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Paleontologists uncover oldest footprints ever, but they don’t know what made them

Published Jun 8th, 2018 1:34PM EDT

Fossilized remains of ancient creatures are pretty hard to find, but fossilized footprints are even harder. For a footprint to survive millions and millions of years after it was made, the perfect combination of conditions has to be realized, and even then there’s plenty of opportunity for Mother Nature to spoil things before the prints are discovered. Somehow, against all odds, a set of incredibly old prints has been uncovered in China, and they date back farther than anything paleontologists have ever seen before.

The tracks, which were preserved in a limestone layer, are estimated to be an incredible 541 to 551 million years old. In case you don’t have your history book handy, that’s far older than any dinosaur, and it was a time when life on Earth is thought to have been pretty sparse.

The discovery, which was published in Science Advances, doesn’t actually reveal as much about the animal that created the tracks. The researchers describe the tracks as “two rows of imprints arranged in poorly organized series or repeated groups,” and they suggest the prints were made by “bilaterian animals with paired appendages.” Beyond that vague description, it’s impossible to know what the animal may have looked like.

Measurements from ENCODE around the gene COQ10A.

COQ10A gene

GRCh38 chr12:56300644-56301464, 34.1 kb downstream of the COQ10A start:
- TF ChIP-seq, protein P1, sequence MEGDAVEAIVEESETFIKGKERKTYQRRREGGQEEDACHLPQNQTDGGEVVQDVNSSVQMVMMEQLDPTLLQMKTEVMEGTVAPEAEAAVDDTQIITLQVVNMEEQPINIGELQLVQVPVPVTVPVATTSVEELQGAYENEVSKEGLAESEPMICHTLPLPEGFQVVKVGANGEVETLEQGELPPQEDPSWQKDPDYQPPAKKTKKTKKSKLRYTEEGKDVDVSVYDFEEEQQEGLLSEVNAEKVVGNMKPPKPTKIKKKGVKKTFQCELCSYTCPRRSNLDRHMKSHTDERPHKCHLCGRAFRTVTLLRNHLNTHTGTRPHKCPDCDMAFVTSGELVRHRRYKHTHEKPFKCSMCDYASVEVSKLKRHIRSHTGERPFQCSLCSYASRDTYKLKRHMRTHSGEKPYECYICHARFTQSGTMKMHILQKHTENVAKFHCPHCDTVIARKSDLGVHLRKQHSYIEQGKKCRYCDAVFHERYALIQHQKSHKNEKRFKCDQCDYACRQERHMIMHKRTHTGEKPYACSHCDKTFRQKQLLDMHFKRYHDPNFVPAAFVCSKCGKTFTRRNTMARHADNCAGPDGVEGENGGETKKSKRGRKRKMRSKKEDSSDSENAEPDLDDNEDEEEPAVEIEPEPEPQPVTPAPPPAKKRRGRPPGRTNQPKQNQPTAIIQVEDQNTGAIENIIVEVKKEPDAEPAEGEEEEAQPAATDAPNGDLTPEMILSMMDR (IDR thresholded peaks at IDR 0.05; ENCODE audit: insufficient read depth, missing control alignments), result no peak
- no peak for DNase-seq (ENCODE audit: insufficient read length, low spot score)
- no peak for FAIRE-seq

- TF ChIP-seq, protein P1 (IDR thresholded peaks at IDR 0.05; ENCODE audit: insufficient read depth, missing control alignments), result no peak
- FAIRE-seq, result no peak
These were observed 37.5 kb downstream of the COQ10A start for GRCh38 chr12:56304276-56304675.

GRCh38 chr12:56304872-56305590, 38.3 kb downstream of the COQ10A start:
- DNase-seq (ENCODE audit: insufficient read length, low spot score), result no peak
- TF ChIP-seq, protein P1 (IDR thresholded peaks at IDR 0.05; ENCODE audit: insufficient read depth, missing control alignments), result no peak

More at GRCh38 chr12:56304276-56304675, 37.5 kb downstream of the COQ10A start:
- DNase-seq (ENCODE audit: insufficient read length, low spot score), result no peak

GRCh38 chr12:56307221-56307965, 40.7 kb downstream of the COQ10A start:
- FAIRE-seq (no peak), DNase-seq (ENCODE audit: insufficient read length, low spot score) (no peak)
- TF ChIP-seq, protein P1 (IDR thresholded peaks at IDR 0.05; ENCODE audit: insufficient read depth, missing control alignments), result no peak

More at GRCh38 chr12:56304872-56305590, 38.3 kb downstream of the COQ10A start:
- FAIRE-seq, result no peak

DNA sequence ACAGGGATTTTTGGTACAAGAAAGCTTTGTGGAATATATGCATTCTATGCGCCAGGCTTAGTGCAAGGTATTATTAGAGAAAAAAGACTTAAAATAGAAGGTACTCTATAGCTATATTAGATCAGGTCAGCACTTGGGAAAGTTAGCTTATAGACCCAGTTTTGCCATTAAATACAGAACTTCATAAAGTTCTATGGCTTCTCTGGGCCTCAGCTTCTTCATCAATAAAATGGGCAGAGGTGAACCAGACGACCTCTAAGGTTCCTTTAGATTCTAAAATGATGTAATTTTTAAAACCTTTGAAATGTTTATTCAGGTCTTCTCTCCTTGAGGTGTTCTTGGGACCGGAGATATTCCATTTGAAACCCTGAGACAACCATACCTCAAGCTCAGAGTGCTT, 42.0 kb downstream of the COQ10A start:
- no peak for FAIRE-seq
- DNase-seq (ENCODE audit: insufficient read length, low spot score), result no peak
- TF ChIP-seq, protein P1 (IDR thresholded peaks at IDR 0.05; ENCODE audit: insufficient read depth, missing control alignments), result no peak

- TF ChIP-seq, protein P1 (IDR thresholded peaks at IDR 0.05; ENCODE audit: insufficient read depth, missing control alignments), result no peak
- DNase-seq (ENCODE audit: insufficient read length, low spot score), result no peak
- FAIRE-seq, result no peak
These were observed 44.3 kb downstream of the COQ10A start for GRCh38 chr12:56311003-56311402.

Along with the prints, the researchers note the presence of what appears to be small burrows. They can’t say for certain, but they believe both the burrows and tracks may have been made by the same creature, which would indicate “a complex behavior involving both walking and burrowing.”

As Gizmodo points out, one of the things that makes fossils from this time period so incredible rare is that early life was soft-bodied, meaning that bones and hard shells or exoskeletons weren’t around to stand the test of time. The fact that the tracks of a totally unidentified creature managed to make it for over half a billion years to be discovered by humans is really just incredible luck.

It’s entirely possible that the tracks and burrows you see in the photo are all that’s left of whatever species created it. Of course, there may be more tiny tidbits left over that are still yet to be uncovered, but discoveries like this don’t come around very often, so let’s enjoy it for what it is.